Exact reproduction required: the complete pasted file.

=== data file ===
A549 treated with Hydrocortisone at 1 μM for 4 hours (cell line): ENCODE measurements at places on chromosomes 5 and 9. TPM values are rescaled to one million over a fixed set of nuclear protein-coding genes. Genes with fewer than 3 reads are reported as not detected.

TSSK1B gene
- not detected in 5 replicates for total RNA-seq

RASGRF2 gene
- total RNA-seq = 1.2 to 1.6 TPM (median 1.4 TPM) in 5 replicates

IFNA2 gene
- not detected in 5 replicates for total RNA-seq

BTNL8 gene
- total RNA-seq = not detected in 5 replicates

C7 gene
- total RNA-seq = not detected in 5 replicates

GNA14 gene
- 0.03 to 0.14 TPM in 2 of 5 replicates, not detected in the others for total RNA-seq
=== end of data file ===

A549 treated with Hydrocortisone at 1 μM for 4 hours (cell line): ENCODE measurements at places on chromosomes 5 and 9. TPM values are rescaled to one million over a fixed set of nuclear protein-coding genes. Genes with fewer than 3 reads are reported as not detected.

TSSK1B gene
- not detected in 5 replicates for total RNA-seq

RASGRF2 gene
- total RNA-seq = 1.2 to 1.6 TPM (median 1.4 TPM) in 5 replicates

IFNA2 gene
- not detected in 5 replicates for total RNA-seq

BTNL8 gene
- total RNA-seq = not detected in 5 replicates

C7 gene
- total RNA-seq = not detected in 5 replicates

GNA14 gene
- 0.03 to 0.14 TPM in 2 of 5 replicates, not detected in the others for total RNA-seq